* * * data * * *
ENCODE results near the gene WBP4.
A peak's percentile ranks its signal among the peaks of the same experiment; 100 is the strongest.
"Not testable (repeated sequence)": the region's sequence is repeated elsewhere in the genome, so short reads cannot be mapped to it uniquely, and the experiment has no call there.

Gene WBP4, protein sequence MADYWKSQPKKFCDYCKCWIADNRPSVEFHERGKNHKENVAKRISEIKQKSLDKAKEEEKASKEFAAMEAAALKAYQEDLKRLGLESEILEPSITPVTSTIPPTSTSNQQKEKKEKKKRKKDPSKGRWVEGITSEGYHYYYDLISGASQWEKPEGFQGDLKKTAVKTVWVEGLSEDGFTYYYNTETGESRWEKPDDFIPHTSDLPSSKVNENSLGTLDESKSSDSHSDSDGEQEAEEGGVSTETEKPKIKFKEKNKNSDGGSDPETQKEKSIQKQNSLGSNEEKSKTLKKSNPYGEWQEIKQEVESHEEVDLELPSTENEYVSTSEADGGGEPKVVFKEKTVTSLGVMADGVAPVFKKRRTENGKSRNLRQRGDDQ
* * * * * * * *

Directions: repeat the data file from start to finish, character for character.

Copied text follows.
ENCODE results near the gene WBP4.
A peak's percentile ranks its signal among the peaks of the same experiment; 100 is the strongest.
"Not testable (repeated sequence)": the region's sequence is repeated elsewhere in the genome, so short reads cannot be mapped to it uniquely, and the experiment has no call there.

Gene WBP4, protein sequence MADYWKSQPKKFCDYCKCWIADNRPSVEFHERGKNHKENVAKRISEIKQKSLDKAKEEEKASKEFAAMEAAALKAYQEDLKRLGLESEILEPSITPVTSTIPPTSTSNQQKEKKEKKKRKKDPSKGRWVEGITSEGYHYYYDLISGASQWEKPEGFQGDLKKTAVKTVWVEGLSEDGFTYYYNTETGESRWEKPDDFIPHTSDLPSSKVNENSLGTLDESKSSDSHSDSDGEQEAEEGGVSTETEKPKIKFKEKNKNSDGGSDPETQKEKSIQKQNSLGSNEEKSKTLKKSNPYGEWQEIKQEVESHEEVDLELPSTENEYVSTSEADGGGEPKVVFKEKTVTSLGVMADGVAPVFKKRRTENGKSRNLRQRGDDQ